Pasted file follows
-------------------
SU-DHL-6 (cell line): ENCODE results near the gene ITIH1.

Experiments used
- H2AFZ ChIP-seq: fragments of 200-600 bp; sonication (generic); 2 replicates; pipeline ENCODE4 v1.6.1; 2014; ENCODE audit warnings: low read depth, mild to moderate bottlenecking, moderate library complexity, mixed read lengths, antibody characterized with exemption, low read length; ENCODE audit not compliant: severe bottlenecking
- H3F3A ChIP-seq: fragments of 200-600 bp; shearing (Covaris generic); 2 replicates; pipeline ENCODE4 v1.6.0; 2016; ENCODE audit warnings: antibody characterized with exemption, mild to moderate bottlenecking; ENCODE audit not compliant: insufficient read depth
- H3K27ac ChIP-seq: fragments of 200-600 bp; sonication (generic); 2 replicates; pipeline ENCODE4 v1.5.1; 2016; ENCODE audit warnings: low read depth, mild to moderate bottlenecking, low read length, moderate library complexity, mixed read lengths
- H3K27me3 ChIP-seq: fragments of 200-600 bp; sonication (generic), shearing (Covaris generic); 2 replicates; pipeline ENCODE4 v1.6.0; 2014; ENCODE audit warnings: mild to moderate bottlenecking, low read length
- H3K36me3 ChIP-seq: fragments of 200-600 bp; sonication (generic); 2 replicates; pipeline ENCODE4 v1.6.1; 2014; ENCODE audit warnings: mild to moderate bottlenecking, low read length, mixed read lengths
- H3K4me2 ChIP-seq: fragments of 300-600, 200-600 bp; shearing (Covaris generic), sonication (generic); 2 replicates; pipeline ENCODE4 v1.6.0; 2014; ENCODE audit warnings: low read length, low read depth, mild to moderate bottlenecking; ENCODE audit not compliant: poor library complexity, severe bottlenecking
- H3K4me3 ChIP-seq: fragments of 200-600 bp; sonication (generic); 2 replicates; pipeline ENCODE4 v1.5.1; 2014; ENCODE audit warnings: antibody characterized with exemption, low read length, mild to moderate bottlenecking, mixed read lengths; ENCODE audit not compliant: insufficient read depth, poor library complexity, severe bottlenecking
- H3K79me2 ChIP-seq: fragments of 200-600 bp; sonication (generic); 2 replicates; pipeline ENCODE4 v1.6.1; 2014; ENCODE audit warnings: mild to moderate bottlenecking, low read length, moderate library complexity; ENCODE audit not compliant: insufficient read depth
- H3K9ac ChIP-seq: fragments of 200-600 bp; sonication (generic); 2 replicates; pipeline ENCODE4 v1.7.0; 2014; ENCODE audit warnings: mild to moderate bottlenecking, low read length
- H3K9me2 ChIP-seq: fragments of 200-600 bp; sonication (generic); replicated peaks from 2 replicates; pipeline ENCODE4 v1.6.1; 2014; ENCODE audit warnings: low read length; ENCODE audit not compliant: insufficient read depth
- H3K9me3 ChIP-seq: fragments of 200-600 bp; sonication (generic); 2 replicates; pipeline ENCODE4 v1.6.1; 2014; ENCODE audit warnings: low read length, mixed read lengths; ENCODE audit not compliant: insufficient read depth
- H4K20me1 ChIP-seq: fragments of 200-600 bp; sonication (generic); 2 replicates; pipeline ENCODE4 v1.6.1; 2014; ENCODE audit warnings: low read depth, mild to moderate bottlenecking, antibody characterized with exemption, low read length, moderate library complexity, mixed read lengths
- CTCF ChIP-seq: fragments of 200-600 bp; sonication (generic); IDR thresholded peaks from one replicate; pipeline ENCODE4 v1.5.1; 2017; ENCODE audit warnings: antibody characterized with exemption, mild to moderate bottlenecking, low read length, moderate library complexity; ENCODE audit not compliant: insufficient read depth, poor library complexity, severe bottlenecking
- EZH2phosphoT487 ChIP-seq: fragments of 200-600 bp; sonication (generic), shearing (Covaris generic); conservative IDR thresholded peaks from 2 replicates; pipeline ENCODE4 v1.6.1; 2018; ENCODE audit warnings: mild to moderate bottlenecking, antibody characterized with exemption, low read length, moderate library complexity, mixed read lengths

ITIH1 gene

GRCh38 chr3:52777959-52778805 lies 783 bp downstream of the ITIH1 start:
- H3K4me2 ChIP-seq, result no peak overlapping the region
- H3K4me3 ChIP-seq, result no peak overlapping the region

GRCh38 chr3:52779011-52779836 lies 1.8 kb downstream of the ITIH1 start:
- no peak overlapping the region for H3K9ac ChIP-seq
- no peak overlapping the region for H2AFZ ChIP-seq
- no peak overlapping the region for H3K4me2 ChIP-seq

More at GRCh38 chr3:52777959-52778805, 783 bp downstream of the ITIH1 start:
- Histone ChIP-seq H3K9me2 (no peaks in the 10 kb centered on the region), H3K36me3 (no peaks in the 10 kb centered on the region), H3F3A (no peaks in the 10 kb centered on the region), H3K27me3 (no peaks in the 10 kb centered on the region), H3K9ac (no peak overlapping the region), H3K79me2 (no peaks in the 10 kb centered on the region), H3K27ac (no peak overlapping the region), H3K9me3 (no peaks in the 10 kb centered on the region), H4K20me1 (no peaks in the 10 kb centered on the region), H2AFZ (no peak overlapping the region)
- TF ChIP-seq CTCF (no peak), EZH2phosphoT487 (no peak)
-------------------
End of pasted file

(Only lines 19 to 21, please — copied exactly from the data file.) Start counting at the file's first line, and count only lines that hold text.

- H3K4me2 ChIP-seq, result no peak overlapping the region
- H3K4me3 ChIP-seq, result no peak overlapping the region

GRCh38 chr3:52779011-52779836 lies 1.8 kb downstream of the ITIH1 start: